It is with great interest that I have been following comments to my blog entries. There have only been a moderate number of comments (sixty or so) but they certainly have been thought-provoking.
First, surprisingly, a significant proportion of them (over 30%) are objectively positive. Thank you for that.
Second, they suggest that it is necessary to explain the rationale behind what some do not necessarily think of as a “lawyerly” method to defend Borodin. Here is my explanation:
- The lopsided coverage of the “A. Borodin case” in the public domain runs counter to the interests of the forced defense of my client’s interests;
- The said method of defense does not violate the law and, hence, is permissible;
- Until the investigative team allows me to participate in the criminal case I am unable to respond, procedurally, to official and otherwise (“vox populi”) accusations against my client.
As I already mentioned, on July 21, it appears that the tenor is changing of the discussion of the situation involving the Bank of Moscow, including with regard to the character of my client, A. Borodin. Complete and total objectivity, especially in covering such a high-profile case, is unachievable by definition. That, of course, also applies to my position that, in addition to my personal convictions, is determined by my client’s position. In fact, he knows the actual state of things better than anyone.
In his blog, A. Navalnyi has referred to the Bank of Moscow hostile takeover and the subsequent rescue, by the government, of the (government-owned) acquirer, VTB, as a “giant fraud that will take its due place in all criminal science books” (07.20).
A. Kurayev, also a blogger, has written this: “They say (Sic!) that already over RUR 300 billion have been handed out” and, further on, very inappropriately, especially in the context that also features a Gospel parable, about the death, in an air crash, of a person that A. Borodin was close to (07.20.).
The magazine Company (07.19., byline by A. Krasavin) has published what are, putting it mildly, contradictory expert estimates. A. Golubovich: “This (in reference to the government’s involvement in “saving” the Bank of Moscow) is a political decision. The Bank of Moscow, which had turned into a “dump”, could not have been saved other than through financial restructuring”. ?. Osin: “The Bank of Moscow has RUR 1,000 billion in net assets”.
The author’s approach is telling, too. As he talks about the good faith of the auditors and compares BDO ? PWC, which, under the threat of criminal prosecution, withdrew its opinions on YUKOS, ?. Krasavin wonders: “Did BDO have information about the fraudulent behavior of the former (Bank of Moscow) management?”. The reporter only has one single doubt: if the auditor had information about “facts” of fraud, which are crystal clear to the author of the piece. This is how one throws in “poison pills”.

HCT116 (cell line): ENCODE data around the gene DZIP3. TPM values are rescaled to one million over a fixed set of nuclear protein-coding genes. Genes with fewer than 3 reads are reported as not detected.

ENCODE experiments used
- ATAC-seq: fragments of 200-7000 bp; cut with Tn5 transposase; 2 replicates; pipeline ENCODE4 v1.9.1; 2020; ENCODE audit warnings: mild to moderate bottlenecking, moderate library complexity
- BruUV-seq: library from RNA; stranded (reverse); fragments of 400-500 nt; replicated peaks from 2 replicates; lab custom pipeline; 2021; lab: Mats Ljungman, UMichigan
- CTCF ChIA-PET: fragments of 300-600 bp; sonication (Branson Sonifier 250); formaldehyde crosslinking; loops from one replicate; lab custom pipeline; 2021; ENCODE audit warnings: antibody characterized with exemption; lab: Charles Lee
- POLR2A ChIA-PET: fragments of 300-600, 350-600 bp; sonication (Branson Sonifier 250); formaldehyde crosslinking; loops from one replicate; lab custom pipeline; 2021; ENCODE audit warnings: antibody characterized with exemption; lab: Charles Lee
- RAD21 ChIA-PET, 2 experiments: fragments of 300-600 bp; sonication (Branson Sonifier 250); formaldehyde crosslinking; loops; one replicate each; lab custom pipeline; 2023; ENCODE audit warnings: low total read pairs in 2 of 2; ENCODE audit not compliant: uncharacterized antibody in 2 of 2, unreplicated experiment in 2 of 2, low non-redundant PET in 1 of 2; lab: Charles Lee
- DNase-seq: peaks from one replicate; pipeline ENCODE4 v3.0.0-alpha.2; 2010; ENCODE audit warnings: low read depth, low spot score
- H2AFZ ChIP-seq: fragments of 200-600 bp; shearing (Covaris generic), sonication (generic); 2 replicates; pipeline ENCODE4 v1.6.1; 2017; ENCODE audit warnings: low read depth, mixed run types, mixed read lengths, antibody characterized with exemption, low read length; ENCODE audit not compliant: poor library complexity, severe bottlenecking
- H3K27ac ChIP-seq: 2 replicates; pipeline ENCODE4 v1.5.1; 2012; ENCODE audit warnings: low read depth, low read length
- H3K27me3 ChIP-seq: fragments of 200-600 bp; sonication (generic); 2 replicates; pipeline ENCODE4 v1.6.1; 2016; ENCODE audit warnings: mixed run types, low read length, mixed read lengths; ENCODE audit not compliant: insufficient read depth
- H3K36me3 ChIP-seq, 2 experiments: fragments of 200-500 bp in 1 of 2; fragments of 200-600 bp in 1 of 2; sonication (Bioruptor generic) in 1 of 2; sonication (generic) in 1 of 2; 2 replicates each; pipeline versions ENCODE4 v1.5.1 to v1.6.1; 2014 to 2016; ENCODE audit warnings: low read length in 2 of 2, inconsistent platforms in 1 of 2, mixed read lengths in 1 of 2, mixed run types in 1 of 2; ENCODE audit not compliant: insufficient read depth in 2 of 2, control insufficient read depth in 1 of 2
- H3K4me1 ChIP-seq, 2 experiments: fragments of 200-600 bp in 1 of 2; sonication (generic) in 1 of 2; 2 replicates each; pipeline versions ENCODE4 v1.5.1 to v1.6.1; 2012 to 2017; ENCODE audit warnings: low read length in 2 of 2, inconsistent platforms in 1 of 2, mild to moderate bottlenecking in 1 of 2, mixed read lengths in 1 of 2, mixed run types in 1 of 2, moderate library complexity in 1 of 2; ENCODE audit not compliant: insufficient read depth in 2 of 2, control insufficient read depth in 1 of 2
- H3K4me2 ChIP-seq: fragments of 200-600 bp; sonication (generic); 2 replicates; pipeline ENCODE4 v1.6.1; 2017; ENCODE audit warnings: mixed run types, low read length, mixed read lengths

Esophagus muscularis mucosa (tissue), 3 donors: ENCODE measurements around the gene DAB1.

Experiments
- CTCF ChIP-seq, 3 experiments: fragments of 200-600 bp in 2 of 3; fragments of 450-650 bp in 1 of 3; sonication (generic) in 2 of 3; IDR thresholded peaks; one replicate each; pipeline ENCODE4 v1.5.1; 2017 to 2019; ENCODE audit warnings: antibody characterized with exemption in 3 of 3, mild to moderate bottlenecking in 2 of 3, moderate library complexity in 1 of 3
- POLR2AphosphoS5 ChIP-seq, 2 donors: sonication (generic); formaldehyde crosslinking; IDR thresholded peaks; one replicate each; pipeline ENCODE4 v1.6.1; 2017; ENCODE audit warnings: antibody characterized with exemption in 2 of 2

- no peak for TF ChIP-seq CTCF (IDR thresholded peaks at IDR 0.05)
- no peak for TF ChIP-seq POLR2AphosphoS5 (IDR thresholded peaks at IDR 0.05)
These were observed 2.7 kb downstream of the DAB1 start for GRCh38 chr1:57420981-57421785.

One could discuss, just as “productively”, the rankings assigned by the website kompromat.ru whose readership is likely as wide as that of the Company magazine. There, many well-known individuals have been ranked by their “criminal authority”. The top suit, the hearts, features, among others, Abramovich, Berezovsky, Vekselberg, Kudrin, Prokhorov, and Khodorkovsky. A. Borodin finds himself in the next most important suit, the diamonds, along with Yu. Chaika, A. Bastrykin, A. Konovalov, A. Dvorkovich, S. Mironov… (S. Sobianin, D. Zelenin and others are one notch below). If one were to take such information seriously then, “in a fit of righteous rage”, one could cry out: Why then have criminal proceedings only been instituted against A. Borodin? How much longer are we to tolerate this?» Well, that website is a quirky source of “information”. Why are then ostensibly serious media outlets trying to compete with it?
It seems that all of this is the momentum of bias or “contract work”, depending on your preferences.
The truth is pushing its way through, inevitably, albeit slowly.
According to new Bank of Moscow President M. Kuzovlev, the DIA [Deposit Insurance Agency] loan is being provided to VTB against the Bank of Moscow assets that have been estimated (let us revert to A. Osin) at RUR 850 billion (Radio Business FM, 07.21). Therefore, the Bank of Moscow is not a “spectacular sinkhole” or a “dump” but, rather, a fully solvent borrower fit to incur liabilities, and its “old” President, accordingly, was fully justified in offering to buy, from VTB, the bank’s shares for his own account as he realized that money could quite realistically be raised against that kind of collateral.
So, esteemed taxpayers, who or what are we helping to rescue?
On July 22, 2011, a number of publications (Vedomosti, RBK daily) reported that the Central Bank intended to amend regulations governing borrower evaluation procedures to make them more rigorous. It follows from the amendments that, as before, the CB does not view as criminal the practice of lending to affiliated companies and offshore entities, nor does it consider credits to them as a priori “bad” loans. Simply, from now on, appropriate additional reserves will need to be set up in such situations.
So, what was it that certain media outlets and certain individuals “of authority” were making noises about, after accusing A. Borodin of all mortal sins for identical and legal behavior?
This is the logic behind the slogan used in the title.
The original material was published in Russian on Vladimir Krasnov’s blog on Echo of Moscow site.